The connotation of the term "Web 2.0" is that the Web is a
piece of software in its second major version. The term implies that there was
a version 1.0 and that there will probably be a version 3.0.
So I find myself wanting to ask the kind of questions I
normally ask when I see a software product at version 2.0:
- What is the feature set of the current version?
- What are its known bugs?
- What can I expect from the next version?
- When will the next version be available?
I could certainly respond to these questions by writing
about some of the very positive things I see on the Web today. The Web is
incredible! Remember back when the "What's New" page at NCSA was a listing of
basically every site on the Web? We've come a long way. There are some
amazing things happening in this version of the Web.
But right now I'm in a "glass half empty" sort of mood.
When I look at the state of the Web today, one big thing jumps out at me: The
defining characteristic of this version of the Web is the people who are ruining
This past weekend I was bidding on a guitar on eBay.
Shortly before the auction ended, I received email from the seller offering to
end the auction early. Believing that the seller was trying to do something
unethical, I stopped bidding and somebody else won. Only later did I realize
that the email was actually sent by someone impersonating the seller. The
auction was apparently legit.
Shortly after the auction ended, I received a "Second
Chance" offer from the seller. This time I was more discerning of the fraud.
Like the first one, this email was not really from the seller.
And then I received two more of these Second Chance offers.
And then in morning I got three more.
At last count, I have received email from 13 different
people offering to sell me the guitar I did not win. The laughable part of
this story is that the manufacturer only made 12 of this particular model.
There are exactly 12 of these guitars on the planet and I've got 13 people
offering to sell me one! :-)
I didn't actually give money to any of the 13 crooks who
tried to cheat me. I'm not really upset about losing the auction. What
distresses me here is that these 13 people won, and the rest of us lost:
- I lost the chance to buy the guitar I wanted. [footnote
- The seller lost money. I don't know if I would have won
the auction or not, but the seller would have received a higher price than
- eBay lost credibility. Every time fraud shows up in the proximity
of an eBay auction, eBay's reputation takes another hit.
I know I'm not the first one to be shocked and frustrated
about the presence of evil in the world. Maybe I'm just shouting at the rain,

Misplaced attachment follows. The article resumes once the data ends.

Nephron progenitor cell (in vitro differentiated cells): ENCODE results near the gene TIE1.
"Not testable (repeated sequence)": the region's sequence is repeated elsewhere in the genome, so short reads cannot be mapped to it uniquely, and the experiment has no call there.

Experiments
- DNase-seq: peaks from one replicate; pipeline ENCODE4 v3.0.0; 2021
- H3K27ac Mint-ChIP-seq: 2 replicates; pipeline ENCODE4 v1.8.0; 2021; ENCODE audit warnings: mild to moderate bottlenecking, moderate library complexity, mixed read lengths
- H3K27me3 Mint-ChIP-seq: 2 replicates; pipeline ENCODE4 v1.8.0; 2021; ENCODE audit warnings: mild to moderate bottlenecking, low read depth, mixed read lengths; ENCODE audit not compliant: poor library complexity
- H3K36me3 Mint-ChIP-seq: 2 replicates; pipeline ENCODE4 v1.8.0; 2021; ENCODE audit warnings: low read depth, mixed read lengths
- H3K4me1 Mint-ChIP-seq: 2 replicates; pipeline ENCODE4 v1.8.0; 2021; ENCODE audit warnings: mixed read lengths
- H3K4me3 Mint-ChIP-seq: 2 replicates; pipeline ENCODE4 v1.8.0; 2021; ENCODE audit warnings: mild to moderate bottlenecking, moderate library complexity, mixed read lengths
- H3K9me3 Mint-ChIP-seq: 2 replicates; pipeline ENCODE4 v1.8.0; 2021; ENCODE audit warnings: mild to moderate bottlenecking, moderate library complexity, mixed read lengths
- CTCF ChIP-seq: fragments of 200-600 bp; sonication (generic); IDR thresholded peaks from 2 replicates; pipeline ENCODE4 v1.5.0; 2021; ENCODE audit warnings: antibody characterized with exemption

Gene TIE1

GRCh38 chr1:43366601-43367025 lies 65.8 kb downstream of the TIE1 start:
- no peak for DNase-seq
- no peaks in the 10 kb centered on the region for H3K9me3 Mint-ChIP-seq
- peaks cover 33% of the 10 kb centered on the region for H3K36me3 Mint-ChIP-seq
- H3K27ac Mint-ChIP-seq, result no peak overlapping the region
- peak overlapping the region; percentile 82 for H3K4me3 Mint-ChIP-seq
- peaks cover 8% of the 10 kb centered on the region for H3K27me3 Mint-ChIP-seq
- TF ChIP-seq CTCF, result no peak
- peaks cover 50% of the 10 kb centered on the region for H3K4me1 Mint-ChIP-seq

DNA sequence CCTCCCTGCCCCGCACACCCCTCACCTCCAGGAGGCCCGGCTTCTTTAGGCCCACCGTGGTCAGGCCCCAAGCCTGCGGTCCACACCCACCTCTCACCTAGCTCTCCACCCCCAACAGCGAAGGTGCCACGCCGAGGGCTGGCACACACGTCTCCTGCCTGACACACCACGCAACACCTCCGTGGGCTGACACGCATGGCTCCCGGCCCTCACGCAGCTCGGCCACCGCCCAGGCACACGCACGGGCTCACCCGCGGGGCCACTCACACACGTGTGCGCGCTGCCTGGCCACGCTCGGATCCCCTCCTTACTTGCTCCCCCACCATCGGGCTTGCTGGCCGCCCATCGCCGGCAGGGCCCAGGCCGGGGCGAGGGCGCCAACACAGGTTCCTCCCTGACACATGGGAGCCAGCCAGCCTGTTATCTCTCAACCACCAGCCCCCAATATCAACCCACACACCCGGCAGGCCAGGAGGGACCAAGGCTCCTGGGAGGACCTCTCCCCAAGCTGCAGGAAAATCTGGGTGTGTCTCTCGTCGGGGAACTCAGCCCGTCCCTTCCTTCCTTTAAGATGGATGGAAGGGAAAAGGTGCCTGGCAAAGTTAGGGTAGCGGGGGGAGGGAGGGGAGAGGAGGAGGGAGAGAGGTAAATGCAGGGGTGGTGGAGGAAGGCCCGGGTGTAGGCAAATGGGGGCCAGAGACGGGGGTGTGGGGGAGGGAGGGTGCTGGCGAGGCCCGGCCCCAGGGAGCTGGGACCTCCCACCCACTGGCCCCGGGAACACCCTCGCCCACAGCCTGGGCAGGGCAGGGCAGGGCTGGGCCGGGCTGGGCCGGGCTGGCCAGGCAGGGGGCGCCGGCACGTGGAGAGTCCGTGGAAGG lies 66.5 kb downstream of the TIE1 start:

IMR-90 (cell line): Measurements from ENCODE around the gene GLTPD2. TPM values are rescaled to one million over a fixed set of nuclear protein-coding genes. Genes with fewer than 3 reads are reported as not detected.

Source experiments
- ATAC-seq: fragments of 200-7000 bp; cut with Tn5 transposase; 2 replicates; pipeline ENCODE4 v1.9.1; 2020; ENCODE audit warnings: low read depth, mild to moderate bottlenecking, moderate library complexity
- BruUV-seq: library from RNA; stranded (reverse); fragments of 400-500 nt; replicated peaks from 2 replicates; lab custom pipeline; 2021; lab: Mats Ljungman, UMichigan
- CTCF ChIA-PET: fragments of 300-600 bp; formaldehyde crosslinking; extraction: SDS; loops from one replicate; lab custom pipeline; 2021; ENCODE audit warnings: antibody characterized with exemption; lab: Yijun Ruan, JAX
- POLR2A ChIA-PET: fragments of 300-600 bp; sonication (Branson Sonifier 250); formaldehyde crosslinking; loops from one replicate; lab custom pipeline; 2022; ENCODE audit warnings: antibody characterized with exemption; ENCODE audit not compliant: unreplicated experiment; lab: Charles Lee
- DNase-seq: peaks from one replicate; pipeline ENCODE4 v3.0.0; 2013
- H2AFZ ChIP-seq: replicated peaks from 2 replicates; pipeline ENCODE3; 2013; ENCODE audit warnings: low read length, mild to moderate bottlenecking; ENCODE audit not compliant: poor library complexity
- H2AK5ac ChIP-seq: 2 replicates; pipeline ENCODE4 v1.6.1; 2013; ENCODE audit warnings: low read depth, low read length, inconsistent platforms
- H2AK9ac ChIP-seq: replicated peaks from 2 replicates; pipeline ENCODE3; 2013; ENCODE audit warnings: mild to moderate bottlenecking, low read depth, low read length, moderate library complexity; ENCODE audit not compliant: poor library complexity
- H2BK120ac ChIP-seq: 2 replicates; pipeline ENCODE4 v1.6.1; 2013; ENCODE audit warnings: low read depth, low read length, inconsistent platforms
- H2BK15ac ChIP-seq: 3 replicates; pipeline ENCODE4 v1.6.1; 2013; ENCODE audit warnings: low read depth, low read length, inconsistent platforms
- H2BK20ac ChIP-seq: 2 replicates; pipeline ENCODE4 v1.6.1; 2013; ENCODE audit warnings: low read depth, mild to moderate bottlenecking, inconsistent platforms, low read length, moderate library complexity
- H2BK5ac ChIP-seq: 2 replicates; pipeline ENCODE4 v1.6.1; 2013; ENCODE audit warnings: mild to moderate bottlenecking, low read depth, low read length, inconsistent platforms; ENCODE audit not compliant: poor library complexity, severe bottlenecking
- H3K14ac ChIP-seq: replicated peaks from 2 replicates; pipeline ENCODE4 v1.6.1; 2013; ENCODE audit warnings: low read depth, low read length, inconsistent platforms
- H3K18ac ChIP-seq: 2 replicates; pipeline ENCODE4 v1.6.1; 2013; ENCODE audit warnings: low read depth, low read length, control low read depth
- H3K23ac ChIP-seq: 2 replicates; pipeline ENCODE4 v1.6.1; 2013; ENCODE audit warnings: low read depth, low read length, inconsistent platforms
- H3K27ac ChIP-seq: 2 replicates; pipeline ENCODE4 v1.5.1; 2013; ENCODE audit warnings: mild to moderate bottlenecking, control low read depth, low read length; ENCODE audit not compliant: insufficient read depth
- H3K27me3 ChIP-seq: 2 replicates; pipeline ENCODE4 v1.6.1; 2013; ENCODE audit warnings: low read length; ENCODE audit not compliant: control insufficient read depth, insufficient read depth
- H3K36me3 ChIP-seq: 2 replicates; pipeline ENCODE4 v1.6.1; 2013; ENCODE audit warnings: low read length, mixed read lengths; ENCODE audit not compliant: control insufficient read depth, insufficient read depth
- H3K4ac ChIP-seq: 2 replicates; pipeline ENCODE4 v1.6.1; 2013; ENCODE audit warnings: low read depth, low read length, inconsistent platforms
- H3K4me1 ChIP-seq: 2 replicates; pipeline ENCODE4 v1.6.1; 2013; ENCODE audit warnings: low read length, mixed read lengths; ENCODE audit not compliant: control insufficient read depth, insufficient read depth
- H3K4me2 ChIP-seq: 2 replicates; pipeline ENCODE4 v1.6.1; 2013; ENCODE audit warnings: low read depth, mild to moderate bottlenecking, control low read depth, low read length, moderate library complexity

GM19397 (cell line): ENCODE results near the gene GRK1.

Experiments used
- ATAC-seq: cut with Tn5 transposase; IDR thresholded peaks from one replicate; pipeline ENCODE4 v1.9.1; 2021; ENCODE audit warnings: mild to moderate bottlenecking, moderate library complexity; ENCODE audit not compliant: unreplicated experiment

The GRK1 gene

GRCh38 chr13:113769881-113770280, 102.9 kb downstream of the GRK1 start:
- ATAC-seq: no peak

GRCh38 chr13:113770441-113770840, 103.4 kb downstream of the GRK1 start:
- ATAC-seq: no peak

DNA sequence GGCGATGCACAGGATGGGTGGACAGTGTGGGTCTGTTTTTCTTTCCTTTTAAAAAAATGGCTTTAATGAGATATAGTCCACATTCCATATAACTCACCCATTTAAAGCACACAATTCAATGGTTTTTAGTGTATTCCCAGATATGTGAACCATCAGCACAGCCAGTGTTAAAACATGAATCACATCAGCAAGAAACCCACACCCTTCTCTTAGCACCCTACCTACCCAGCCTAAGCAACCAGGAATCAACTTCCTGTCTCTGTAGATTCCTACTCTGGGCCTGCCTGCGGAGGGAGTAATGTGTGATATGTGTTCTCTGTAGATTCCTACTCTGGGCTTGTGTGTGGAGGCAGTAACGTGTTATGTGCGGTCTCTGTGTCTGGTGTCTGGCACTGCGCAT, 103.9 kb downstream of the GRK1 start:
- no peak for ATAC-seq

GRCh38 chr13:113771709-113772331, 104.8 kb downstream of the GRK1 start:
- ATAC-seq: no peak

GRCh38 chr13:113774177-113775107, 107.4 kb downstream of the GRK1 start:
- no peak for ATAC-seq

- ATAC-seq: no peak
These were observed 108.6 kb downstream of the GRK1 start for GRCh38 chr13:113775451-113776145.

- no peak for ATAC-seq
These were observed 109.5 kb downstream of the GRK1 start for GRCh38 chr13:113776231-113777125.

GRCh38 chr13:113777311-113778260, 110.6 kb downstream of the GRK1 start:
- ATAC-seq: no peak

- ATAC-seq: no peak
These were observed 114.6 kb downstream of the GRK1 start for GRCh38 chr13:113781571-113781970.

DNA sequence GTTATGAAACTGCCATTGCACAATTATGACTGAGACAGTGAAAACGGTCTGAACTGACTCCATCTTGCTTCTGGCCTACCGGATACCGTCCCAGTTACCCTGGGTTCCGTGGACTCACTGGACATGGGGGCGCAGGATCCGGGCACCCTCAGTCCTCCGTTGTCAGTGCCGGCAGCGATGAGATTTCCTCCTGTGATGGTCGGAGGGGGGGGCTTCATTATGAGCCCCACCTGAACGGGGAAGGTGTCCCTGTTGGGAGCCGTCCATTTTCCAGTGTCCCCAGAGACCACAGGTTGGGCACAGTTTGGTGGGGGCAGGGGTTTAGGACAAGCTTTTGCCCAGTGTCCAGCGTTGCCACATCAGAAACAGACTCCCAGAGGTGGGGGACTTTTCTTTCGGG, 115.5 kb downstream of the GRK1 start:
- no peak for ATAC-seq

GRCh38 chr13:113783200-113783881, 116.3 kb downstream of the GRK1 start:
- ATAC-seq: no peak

but sometimes a little shouting feels good, especially when this is just the
tip of the iceberg. There are many examples of fraud or vandalism on
the Web today. Here are just a few other obvious examples:
- For Google's advertising business, click fraud is out of
control. [footnote 2]
- For individual computers, viruses are out of control.
- For email, spam is out of control. [footnote 4]
I could go on with more examples, but you get the idea. The
Web today is enormous. It is used by hundreds of millions of people, perhaps
billions. A small percentage of those people are causing a lot of damage.
I feel sad.
It seems like the current version of the Web has a flaw. In
the real world, it is always easier to destroy than to build, but this
disparity seems to be magnified on the Web. People who are actively working to
make the Web a better place are climbing uphill pulling a heavy trailer.
Meanwhile, the spammers and fraudsters are coasting in their convertible with
the top down. I hope the next version of the Web has some improvements in this
However, I don't have any solutions to offer right now. I'm
just having one of those moments where a realization is hitting me hard: These
"evildoers" are becoming the primary influencers of my experience on the Web
today. [footnote 5]
 Yes, the auction was
partly my fault. If I were more experienced with eBay, I would have been less
gullible and would have continued bidding. Next time, I will know better, but
that's still a workaround for the real bug.
 I've read so many
stories about click fraud lately that I don't know which one to link. More and
more, I hear people saying that they no longer run their AdWords on the content
network. We don't. The content clicks were a major fraction of our AdWords
spending, and we were getting no measurable value from them.
 Yes, viruses pre-date
the Web, but the Web has given them a more effective delivery vehicle. BTW,
three weeks ago I had to repave my machine because of a virus. The Windows
Malicious Software Removal Tool (MSRT) offered to remove the virus, and I said
yes. Unfortunately, its concept of removing the virus is simply to remove all
the files which are infected. The MSRT could have saved me a lot of time by
simply popping up a dialog box that said, "Your system is irretrievably fouled
up. Get some coffee, back up your files, and reformat the hard disk."
 The guy who administers
our network at SourceGear told me recently that less than five percent of the
mail we receive is legitimate. BTW, I think we need to stop saying that the
spammers only continue because they make money doing it. Virus writers don't
make money. They write viruses simply for the joy of causing harm to others.
I don't see much reason to believe that spam would stop if the financial
incentive were magically removed somehow.
 And who are these
evildoers anyway? Considering the enormous impact they have on the Web today,
it seems wrong for them to be so invisible. Why aren't they blogging?